Here’s shocking news the anti-charter crowd doesn’t want you to know: Bridgeport’s public schools receive on average nearly $2,000 more per student in taxpayer money than their charter school counterparts.
That’s right, contrary to popular belief — and the recent proclamations of a certain former member of the Bridgeport Board of Education — Bridgeport’s charter schools do not receive more taxpayer money than Bridgeport’s traditional public schools.
According to data provided by the State Department of Education’s Bureau of Grants Management, Bridgeport charter schools received on average of $12,531 per student from state and federal sources during the 2014 school year, excluding capital funding. This number came from ED001s forms for the 2013-14 school year, which reflect revenue received in that particular year.
When compared to the $14,506 per student public schools received from public sources in the same year, that’s $1,975 less per student.
Even if you exclude in-kind services, which account for about $500 in per-pupil spending, traditional public schools still get $1,550 more on average.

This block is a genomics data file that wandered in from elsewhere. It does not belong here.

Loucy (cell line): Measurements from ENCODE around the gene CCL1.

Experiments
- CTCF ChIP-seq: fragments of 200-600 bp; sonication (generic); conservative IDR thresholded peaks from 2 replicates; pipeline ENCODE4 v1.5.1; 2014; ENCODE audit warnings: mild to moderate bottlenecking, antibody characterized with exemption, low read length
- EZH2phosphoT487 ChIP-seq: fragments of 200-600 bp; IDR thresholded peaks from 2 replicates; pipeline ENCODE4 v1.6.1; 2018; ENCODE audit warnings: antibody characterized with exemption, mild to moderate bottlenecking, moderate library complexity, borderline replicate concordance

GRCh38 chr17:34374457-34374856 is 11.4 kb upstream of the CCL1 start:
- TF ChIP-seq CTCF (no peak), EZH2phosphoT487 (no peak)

This information shatters the myth that charter schools are flush with taxpayer cash, while traditional schools are left underfunded — which is a good thing for everyone.
Readers of the blog may remember that a few weeks ago, former board member Maria Pereira made the not-so-truthful claim that charter schools received more state funding.
Her intention wasn’t just to bash charters. It was pretty clear, by stirring-up anti-charter sentiment, she also sought to pit traditional public schools parents against charter parents.
This is bad for a multitude of reasons, but most importantly, it divides a community that really should be working together.
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